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Measurements and significant figures

Pho Tek
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Joined: Nov 05, 2000
Posts: 761

I just read Markcc's blogpost on significant figures.

I have a question that I hope javaranchers can help me out.


if you've got a measured value of 2.42532, with six significant figures, and you need to round it to 3 significant figures ...


In scientific experiments, how do you actually perform a measurement to a specific precision (in the case above, 6 sigfigs) ?
Is this possible only scientific equipment ? e.g. If I buy a simple plastic ruler from a book store, how do I know what precision I have at my disposal ?

Regards,

Pho
David O'Meara
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Joined: Mar 06, 2001
Posts: 13459

If you have one mark every 30cm, you can measure the numbers 0 to 30 (1 to 2 sigfigs)
If you have millimeters, you can measure 301 values from 0.0 to 30.0 (2 to 3 sig figs)
The better the graduation on the rule and your ability to read those values, the more significant your measurements will be.
Pat Farrell
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Joined: Aug 11, 2007
Posts: 4646
    
    5

Pho Tek wrote: If I buy a simple plastic ruler from a book store, how do I know what precision I have at my disposal ?

The number of digits is controlled by two things: the tool used to measure, and the skill of the person making the measurement.

If the ruler has markings for each millimeter, then the finest measurement will be in millimeters. If you are measuring a distance of 1.234 meters, you have three significant digits. (it had better be a long ruler).

Its more complicated, as a really cheap ruler may not actually measure in meters/millimeters, but some error number (assume it is 50% off) then you will write done a lot of significant digits from your measurement, but few (none?) are accurate.

Someone with a good rule, good eyes, and skill may be able to see that rather than being about ten millimeters long, its really a bit longer, and so they can write down 10.2 milimeters. This means that there are two significant digits. The "2" may be wrong, but its much more likely to be 1 or 3, and its unlikely to be 10.7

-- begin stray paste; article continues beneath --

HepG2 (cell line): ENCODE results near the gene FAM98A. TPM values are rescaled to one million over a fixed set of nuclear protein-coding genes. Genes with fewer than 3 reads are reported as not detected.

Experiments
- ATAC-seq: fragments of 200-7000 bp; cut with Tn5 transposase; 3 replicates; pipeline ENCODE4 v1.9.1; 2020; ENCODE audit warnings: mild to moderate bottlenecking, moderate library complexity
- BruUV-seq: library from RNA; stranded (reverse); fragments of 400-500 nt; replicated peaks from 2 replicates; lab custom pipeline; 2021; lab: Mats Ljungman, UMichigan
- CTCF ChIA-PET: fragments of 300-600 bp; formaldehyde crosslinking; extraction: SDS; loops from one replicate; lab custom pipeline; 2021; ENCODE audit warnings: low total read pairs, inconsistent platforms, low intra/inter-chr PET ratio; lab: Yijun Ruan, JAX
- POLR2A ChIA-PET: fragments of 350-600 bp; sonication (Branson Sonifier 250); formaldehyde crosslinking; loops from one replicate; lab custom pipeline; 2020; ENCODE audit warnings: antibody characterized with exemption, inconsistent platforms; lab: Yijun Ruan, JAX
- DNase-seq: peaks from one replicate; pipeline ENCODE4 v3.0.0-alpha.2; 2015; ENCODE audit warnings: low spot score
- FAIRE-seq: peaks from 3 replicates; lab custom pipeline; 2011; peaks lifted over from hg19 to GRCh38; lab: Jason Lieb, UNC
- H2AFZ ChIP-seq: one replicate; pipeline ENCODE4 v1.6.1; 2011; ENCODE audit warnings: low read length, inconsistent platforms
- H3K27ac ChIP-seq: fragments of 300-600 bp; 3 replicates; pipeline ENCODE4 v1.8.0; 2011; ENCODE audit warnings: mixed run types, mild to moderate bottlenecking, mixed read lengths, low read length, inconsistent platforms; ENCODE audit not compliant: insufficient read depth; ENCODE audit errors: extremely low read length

Pho Tek
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Joined: Nov 05, 2000
Posts: 761

Thanks @David @Pat.

How do you learn such things ?
Pat Farrell
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Joined: Aug 11, 2007
Posts: 4646
    
    5

I was taught most of this in freshman Engineering. Nearly four decades ago. This was back when engineers used slide rules, and you had to understand significant digits. If you were good, you could get as much as three and a half digits out of a good slide rule.

Later, when I was interning at an Engineering firm, the basic four function calculators came out. I forget how expensive they were, but they were so expensive that in a department with 15 engineers and maybe 20 draftsmen, we had two.

We also had a Korean Engineer who used an abacus. So naturally, we had a race. Calculator vs abacus.

The guy with the abacus won.
Henry Wong
author
Sheriff

Joined: Sep 28, 2004
Posts: 18552
    
  40

Is this possible only scientific equipment ? e.g. If I buy a simple plastic ruler from a book store, how do I know what precision I have at my disposal ?



I had to do something similar back in college. For a chemistry lab, we have to report the precision of all measurements. But many of the measurements were just temperatures -- how do you report the precision of a thermometer?

In the end, I just got all the lab partners to report the temperature as best as he/she could. The official recorded temperature was the mean (along with the standard deviation) of all the sampled readings.

Henry


Books: Java Threads, 3rd Edition, Jini in a Nutshell, and Java Gems (contributor)
Bert Bates
author
Sheriff

Joined: Oct 14, 2002
Posts: 8806
    
    5
Once you've figured this out, you can determine how long the coast of England is...


Spot false dilemmas now, ask me how!
(If you're not on the edge, you're taking up too much room.)
Pat Farrell
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Joined: Aug 11, 2007
Posts: 4646
    
    5

Aren't all coastlines fractal?
fred rosenberger
lowercase baba
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Joined: Oct 02, 2003
Posts: 11175
    
  16

Wikipedia has a decent article on sig figs.


There are only two hard things in computer science: cache invalidation, naming things, and off-by-one errors
 
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